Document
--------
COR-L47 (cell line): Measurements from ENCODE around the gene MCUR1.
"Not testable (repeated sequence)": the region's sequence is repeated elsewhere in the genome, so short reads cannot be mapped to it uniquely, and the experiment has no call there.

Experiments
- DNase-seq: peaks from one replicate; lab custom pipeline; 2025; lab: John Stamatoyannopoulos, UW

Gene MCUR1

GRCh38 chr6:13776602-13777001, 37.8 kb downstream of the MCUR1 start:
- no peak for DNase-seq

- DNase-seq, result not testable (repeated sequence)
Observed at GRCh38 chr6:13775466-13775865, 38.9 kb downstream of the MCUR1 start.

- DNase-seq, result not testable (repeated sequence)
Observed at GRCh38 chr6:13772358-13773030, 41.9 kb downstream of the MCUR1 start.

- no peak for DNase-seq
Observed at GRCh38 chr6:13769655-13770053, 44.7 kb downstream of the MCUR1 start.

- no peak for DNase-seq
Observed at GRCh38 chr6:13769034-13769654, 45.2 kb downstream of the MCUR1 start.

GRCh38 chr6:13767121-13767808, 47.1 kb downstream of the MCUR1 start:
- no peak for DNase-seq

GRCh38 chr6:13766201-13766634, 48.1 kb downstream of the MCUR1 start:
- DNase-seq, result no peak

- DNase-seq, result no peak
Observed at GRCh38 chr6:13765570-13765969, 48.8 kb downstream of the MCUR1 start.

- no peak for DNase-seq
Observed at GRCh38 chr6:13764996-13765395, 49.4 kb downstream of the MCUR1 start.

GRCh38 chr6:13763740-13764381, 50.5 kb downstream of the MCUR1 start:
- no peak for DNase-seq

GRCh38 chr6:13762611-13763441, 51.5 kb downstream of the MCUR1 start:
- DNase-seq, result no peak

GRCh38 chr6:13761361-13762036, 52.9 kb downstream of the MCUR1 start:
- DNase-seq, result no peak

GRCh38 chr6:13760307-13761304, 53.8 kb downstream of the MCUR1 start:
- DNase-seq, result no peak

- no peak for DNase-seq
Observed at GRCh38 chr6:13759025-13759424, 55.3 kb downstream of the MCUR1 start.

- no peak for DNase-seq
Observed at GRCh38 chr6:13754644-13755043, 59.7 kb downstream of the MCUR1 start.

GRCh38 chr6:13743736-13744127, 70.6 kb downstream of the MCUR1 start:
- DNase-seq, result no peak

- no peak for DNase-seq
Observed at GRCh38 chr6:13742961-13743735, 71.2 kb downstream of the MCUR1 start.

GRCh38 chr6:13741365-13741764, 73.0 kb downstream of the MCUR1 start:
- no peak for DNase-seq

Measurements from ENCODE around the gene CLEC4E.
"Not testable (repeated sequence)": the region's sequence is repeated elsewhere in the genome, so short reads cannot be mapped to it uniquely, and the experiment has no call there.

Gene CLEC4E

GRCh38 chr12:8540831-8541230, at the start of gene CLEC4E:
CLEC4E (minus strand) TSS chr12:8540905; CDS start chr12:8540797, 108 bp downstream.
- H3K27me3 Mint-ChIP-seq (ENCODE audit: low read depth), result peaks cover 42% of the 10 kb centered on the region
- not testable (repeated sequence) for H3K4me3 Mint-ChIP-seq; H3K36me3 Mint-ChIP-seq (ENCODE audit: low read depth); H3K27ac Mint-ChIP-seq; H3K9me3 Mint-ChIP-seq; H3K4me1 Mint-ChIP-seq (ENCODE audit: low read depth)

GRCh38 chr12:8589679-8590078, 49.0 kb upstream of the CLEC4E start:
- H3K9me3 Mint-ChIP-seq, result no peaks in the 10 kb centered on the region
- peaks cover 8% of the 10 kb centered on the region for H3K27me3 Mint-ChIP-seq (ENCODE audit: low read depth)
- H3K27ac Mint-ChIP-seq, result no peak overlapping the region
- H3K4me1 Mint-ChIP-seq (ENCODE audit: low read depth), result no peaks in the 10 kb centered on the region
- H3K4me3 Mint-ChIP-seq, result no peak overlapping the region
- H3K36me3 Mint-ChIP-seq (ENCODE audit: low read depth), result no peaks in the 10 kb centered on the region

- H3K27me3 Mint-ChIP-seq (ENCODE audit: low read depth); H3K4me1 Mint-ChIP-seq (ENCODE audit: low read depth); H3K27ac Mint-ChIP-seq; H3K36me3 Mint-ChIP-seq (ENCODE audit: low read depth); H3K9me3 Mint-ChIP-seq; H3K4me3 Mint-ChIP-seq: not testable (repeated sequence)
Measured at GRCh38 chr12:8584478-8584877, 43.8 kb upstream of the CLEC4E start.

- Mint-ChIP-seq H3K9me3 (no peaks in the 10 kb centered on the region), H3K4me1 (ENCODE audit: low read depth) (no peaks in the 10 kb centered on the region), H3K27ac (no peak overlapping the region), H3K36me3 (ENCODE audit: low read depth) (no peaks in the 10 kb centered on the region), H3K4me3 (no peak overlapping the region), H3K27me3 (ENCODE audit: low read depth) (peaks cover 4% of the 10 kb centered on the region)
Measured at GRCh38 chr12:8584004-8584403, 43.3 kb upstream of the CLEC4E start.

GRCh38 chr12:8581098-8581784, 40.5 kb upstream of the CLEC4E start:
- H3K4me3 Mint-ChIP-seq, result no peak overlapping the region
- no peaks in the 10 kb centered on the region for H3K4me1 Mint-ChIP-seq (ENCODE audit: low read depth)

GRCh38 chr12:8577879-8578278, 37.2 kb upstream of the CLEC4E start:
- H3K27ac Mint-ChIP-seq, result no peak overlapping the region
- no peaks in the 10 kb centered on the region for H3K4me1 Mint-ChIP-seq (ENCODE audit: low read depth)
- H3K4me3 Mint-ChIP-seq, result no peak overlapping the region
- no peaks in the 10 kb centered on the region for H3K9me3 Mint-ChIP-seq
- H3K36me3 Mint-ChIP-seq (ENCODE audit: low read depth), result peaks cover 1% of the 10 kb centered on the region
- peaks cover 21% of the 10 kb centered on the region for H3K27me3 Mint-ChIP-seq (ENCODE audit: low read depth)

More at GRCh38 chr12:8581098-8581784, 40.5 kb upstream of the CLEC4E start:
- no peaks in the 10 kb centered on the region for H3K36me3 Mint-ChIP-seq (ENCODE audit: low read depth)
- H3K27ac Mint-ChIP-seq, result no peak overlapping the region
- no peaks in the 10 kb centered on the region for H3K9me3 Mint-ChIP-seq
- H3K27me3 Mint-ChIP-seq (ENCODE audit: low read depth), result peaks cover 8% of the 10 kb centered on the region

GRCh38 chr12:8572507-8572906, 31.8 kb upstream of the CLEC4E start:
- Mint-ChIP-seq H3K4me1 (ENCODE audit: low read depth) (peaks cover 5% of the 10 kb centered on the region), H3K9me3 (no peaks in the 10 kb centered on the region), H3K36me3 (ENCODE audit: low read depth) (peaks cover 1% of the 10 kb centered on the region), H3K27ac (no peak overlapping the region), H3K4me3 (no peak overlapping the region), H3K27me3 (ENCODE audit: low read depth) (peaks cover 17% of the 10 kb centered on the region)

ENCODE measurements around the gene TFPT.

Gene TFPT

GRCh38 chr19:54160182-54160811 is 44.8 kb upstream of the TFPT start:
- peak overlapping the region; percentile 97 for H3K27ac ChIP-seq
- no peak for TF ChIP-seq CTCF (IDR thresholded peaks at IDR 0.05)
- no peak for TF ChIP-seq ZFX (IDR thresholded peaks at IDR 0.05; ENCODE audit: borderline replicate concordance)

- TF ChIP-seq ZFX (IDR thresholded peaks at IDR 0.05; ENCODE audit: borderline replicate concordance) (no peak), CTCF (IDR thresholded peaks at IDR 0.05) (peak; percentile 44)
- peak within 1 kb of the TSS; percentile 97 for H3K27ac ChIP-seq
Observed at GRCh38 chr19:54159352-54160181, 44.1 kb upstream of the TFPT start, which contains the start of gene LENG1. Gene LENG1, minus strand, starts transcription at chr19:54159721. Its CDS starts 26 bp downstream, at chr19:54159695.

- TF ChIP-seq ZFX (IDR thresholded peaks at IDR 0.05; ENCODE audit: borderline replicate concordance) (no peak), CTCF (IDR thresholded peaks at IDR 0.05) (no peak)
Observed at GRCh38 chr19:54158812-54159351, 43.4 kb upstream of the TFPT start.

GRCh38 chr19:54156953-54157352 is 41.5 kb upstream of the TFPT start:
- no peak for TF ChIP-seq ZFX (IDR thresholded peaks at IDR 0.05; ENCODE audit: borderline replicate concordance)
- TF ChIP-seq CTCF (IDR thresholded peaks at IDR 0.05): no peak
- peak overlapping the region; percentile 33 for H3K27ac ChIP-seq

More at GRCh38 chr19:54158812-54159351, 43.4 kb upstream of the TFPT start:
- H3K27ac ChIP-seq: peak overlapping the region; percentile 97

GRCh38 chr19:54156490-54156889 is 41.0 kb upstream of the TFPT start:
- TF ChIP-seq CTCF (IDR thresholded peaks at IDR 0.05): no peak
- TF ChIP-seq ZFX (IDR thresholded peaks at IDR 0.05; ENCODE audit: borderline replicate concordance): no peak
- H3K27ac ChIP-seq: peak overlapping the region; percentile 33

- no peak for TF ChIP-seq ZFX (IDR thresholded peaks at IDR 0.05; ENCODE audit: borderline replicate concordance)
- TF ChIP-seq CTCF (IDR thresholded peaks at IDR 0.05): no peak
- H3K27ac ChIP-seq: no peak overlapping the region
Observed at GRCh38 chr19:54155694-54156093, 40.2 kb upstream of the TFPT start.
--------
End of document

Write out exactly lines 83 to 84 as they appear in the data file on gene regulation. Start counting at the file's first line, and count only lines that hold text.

- TF ChIP-seq ZFX (IDR thresholded peaks at IDR 0.05; ENCODE audit: borderline replicate concordance) (no peak), CTCF (IDR thresholded peaks at IDR 0.05) (peak; percentile 44)
- peak within 1 kb of the TSS; percentile 97 for H3K27ac ChIP-seq